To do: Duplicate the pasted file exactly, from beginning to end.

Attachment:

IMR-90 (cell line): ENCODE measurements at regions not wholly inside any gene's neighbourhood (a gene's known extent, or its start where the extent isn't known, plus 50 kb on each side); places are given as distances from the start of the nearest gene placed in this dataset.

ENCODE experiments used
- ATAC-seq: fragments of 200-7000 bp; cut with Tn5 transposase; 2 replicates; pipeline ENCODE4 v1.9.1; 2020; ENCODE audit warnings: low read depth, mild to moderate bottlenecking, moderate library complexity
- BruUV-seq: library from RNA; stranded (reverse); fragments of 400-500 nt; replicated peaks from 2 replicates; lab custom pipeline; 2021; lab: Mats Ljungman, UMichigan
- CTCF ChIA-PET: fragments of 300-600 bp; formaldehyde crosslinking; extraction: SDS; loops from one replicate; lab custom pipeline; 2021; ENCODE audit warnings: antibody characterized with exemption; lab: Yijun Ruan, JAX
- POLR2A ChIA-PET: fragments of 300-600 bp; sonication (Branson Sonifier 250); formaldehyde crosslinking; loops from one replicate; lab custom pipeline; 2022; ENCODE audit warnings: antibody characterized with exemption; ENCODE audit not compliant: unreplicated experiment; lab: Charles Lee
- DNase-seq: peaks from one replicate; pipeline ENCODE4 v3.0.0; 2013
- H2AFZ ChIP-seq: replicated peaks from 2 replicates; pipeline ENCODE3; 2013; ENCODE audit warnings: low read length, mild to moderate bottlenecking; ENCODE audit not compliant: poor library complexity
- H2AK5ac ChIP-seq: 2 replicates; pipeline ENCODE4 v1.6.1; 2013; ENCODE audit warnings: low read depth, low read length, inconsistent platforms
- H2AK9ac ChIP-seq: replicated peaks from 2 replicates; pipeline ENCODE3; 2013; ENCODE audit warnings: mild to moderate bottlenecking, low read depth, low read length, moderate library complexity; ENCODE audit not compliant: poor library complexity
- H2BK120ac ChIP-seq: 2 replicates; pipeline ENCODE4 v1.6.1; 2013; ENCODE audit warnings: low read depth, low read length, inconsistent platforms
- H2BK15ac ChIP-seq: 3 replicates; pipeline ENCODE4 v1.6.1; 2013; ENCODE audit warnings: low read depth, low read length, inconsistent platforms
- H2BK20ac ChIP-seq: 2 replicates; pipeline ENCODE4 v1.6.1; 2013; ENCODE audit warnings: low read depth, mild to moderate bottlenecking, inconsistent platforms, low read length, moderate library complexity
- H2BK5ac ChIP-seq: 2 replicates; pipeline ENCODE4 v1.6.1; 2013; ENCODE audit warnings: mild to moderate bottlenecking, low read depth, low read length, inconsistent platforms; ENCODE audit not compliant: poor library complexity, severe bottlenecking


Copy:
IMR-90 (cell line): ENCODE measurements at regions not wholly inside any gene's neighbourhood (a gene's known extent, or its start where the extent isn't known, plus 50 kb on each side); places are given as distances from the start of the nearest gene placed in this dataset.

ENCODE experiments used
- ATAC-seq: fragments of 200-7000 bp; cut with Tn5 transposase; 2 replicates; pipeline ENCODE4 v1.9.1; 2020; ENCODE audit warnings: low read depth, mild to moderate bottlenecking, moderate library complexity
- BruUV-seq: library from RNA; stranded (reverse); fragments of 400-500 nt; replicated peaks from 2 replicates; lab custom pipeline; 2021; lab: Mats Ljungman, UMichigan
- CTCF ChIA-PET: fragments of 300-600 bp; formaldehyde crosslinking; extraction: SDS; loops from one replicate; lab custom pipeline; 2021; ENCODE audit warnings: antibody characterized with exemption; lab: Yijun Ruan, JAX
- POLR2A ChIA-PET: fragments of 300-600 bp; sonication (Branson Sonifier 250); formaldehyde crosslinking; loops from one replicate; lab custom pipeline; 2022; ENCODE audit warnings: antibody characterized with exemption; ENCODE audit not compliant: unreplicated experiment; lab: Charles Lee
- DNase-seq: peaks from one replicate; pipeline ENCODE4 v3.0.0; 2013
- H2AFZ ChIP-seq: replicated peaks from 2 replicates; pipeline ENCODE3; 2013; ENCODE audit warnings: low read length, mild to moderate bottlenecking; ENCODE audit not compliant: poor library complexity
- H2AK5ac ChIP-seq: 2 replicates; pipeline ENCODE4 v1.6.1; 2013; ENCODE audit warnings: low read depth, low read length, inconsistent platforms
- H2AK9ac ChIP-seq: replicated peaks from 2 replicates; pipeline ENCODE3; 2013; ENCODE audit warnings: mild to moderate bottlenecking, low read depth, low read length, moderate library complexity; ENCODE audit not compliant: poor library complexity
- H2BK120ac ChIP-seq: 2 replicates; pipeline ENCODE4 v1.6.1; 2013; ENCODE audit warnings: low read depth, low read length, inconsistent platforms
- H2BK15ac ChIP-seq: 3 replicates; pipeline ENCODE4 v1.6.1; 2013; ENCODE audit warnings: low read depth, low read length, inconsistent platforms
- H2BK20ac ChIP-seq: 2 replicates; pipeline ENCODE4 v1.6.1; 2013; ENCODE audit warnings: low read depth, mild to moderate bottlenecking, inconsistent platforms, low read length, moderate library complexity
- H2BK5ac ChIP-seq: 2 replicates; pipeline ENCODE4 v1.6.1; 2013; ENCODE audit warnings: mild to moderate bottlenecking, low read depth, low read length, inconsistent platforms; ENCODE audit not compliant: poor library complexity, severe bottlenecking